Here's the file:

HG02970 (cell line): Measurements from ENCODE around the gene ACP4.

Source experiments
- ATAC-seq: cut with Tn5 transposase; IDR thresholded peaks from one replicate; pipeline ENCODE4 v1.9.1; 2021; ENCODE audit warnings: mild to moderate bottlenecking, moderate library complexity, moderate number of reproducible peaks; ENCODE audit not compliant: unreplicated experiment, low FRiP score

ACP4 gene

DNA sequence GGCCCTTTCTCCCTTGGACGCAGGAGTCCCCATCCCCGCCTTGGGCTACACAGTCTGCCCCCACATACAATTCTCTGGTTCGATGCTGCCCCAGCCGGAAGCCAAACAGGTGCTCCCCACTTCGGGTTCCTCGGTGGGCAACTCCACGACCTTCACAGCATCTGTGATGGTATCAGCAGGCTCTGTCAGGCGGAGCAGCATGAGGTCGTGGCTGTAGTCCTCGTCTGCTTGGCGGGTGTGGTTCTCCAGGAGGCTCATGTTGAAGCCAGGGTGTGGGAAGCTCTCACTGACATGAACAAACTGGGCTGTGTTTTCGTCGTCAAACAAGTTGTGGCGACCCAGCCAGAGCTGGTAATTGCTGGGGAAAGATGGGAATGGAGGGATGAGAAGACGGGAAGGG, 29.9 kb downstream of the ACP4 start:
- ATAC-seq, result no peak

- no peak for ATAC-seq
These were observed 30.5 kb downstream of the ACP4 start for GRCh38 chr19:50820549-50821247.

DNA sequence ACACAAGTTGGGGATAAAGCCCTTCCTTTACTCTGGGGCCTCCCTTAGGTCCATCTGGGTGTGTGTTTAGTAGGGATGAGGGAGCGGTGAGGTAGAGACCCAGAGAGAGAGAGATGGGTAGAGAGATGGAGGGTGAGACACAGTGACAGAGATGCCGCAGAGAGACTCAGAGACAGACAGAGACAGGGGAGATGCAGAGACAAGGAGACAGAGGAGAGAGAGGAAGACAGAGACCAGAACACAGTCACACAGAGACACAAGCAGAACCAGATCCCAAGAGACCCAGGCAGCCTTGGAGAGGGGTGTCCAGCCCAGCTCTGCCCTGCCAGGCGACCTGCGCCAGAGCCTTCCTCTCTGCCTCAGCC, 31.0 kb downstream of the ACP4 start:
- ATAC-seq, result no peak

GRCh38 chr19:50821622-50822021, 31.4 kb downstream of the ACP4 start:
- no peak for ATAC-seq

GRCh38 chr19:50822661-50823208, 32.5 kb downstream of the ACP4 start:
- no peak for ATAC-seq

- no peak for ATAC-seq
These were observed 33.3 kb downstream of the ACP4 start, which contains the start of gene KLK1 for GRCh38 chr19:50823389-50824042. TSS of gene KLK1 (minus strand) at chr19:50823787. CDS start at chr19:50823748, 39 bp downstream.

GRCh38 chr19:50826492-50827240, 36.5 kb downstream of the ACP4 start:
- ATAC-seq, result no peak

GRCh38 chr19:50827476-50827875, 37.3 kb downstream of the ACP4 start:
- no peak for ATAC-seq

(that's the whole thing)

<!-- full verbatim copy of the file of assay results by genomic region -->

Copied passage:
HG02970 (cell line): Measurements from ENCODE around the gene ACP4.

Source experiments
- ATAC-seq: cut with Tn5 transposase; IDR thresholded peaks from one replicate; pipeline ENCODE4 v1.9.1; 2021; ENCODE audit warnings: mild to moderate bottlenecking, moderate library complexity, moderate number of reproducible peaks; ENCODE audit not compliant: unreplicated experiment, low FRiP score

ACP4 gene

DNA sequence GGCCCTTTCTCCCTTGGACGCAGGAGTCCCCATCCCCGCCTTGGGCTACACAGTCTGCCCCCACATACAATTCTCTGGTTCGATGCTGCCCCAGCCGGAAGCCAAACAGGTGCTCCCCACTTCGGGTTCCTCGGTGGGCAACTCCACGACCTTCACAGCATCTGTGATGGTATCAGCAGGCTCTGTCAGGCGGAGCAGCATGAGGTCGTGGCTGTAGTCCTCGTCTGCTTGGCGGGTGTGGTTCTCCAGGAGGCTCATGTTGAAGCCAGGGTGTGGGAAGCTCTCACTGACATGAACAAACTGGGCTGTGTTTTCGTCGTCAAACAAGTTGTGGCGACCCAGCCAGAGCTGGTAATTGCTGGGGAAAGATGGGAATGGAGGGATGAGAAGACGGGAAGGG, 29.9 kb downstream of the ACP4 start:
- ATAC-seq, result no peak

- no peak for ATAC-seq
These were observed 30.5 kb downstream of the ACP4 start for GRCh38 chr19:50820549-50821247.

DNA sequence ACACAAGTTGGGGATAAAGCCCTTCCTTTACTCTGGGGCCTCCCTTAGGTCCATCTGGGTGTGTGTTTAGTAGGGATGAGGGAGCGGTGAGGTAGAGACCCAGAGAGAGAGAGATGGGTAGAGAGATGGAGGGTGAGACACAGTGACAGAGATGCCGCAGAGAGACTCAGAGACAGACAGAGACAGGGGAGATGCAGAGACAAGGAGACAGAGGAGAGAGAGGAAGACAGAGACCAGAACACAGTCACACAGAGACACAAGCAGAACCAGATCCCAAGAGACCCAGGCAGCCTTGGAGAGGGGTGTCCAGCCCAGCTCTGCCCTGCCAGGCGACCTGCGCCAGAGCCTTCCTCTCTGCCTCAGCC, 31.0 kb downstream of the ACP4 start:
- ATAC-seq, result no peak

GRCh38 chr19:50821622-50822021, 31.4 kb downstream of the ACP4 start:
- no peak for ATAC-seq

GRCh38 chr19:50822661-50823208, 32.5 kb downstream of the ACP4 start:
- no peak for ATAC-seq

- no peak for ATAC-seq
These were observed 33.3 kb downstream of the ACP4 start, which contains the start of gene KLK1 for GRCh38 chr19:50823389-50824042. TSS of gene KLK1 (minus strand) at chr19:50823787. CDS start at chr19:50823748, 39 bp downstream.

GRCh38 chr19:50826492-50827240, 36.5 kb downstream of the ACP4 start:
- ATAC-seq, result no peak

GRCh38 chr19:50827476-50827875, 37.3 kb downstream of the ACP4 start:
- no peak for ATAC-seq